Quote:
Originally Posted by legendarymudkip
Is the carry step like with the GS method? So say if you had (48,52,52,52), would you then get the result 52+520+5200+48000=53772? If not, how else would you do it?

Assuming digit significance (power of 10) decreases from left to right, yes. But in practice we would start with the 0index output term, the rightmost 52 in your notation, and work our way upward (leftward) like so, with the leftcolumn index indicating power of 10, and /= denoting integer (truncating) divde and %= indicating (nonnegativeoutput) modulo:
0: 52, /= 5 (carry), %= 2;
1: 5+52, /= 5 (carry), %= 7;
2: 5+52, /= 5 (carry), %= 7;
3: 5+48, /= 5 (carry), %= 3;
4: 5+0, no carry, hence done.
Now *really* in practice we would use a modulo based on nearestint rounding of the DIV result, yielding a balanceddigit representation of the result, 53772, which has much better numerical properties as far as the next FFTsquaring (assuming one occurs) is concerned. Same as above, but everytime the %= result is > 5 (i.e. half the base) we subtract 10 from the current digit and increment the carry by 1 to account for the 10:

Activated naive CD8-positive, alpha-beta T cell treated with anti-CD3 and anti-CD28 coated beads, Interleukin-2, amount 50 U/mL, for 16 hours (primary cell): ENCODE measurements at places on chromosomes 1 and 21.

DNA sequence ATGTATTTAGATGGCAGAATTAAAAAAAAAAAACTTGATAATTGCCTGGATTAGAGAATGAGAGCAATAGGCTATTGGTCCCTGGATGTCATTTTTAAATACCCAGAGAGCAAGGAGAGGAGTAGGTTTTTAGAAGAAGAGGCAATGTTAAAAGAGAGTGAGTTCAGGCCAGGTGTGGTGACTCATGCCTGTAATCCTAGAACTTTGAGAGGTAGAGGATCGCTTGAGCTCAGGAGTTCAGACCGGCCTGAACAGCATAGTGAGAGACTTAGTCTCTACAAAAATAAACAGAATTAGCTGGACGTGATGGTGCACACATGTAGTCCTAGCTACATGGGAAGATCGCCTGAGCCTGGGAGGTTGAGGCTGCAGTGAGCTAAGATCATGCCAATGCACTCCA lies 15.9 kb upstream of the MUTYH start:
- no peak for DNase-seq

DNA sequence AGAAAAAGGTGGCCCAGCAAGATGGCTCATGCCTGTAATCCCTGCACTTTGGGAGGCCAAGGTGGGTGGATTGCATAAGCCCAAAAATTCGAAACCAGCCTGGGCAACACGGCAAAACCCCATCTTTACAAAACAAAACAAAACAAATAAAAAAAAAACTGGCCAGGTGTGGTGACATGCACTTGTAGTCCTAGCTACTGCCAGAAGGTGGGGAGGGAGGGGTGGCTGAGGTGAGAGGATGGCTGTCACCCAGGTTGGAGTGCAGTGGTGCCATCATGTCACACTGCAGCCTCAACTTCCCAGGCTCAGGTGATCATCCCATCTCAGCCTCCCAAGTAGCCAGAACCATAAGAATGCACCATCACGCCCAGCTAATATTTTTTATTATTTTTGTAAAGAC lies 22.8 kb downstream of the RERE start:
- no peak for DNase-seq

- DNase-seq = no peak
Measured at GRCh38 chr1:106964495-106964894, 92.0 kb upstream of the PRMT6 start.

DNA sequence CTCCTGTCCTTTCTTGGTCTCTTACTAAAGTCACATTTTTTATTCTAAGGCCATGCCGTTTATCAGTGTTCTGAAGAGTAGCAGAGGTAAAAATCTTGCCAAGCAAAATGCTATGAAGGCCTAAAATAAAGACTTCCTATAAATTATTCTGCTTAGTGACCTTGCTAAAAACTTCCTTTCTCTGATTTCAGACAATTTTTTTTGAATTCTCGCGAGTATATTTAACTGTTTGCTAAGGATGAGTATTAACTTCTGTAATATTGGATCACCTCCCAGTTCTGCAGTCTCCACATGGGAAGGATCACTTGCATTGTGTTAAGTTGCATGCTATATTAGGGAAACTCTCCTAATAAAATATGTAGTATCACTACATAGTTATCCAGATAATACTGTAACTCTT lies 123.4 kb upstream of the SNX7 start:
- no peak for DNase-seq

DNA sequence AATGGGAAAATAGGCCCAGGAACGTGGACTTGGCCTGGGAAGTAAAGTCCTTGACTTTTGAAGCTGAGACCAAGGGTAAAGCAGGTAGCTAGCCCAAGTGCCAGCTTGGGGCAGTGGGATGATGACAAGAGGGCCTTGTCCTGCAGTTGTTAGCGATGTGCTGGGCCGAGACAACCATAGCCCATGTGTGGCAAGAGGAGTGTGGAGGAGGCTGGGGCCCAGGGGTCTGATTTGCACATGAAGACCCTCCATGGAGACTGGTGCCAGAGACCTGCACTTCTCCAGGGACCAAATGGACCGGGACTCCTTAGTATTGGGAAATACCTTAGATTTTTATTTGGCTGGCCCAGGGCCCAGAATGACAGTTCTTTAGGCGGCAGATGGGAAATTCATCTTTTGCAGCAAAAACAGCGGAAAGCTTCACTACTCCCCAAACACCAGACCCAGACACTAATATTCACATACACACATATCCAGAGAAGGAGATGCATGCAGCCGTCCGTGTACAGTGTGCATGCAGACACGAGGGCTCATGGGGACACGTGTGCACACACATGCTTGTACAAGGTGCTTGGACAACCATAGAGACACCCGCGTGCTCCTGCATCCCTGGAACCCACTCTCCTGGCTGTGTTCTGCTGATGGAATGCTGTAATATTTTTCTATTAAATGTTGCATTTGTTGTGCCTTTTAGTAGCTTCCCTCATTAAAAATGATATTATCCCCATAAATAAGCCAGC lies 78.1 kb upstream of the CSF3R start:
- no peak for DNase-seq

0: 52, /= 5 (carry), %= 2;
1: 5+52, /= 6 (carry), %= 3;
2: 6+52, /= 6 (carry), %= 2;
3: 6+48, /= 5 (carry), %= 4;
4: 5+0, no carry, hence done.
Check the result: 2 + 10*( 3 + 10*( 2 + 10*( 4 + 10*(5)))) = 53772, as expected.
In the case where the "coin lands on its edge" (%= 5 in base10) you can either use an IEEEcompliant roundtonearesteven (if your hardware can do that efficiently), or just take whichever direction your preferred NINT emulation (e.g. NINT(x) = (x + c)  c, where the "magic constant" c = 0.75*2^b and b = #bits of the mantissa in your floating point type)  which of the 2 is not crucial, in my experience with these types of computations.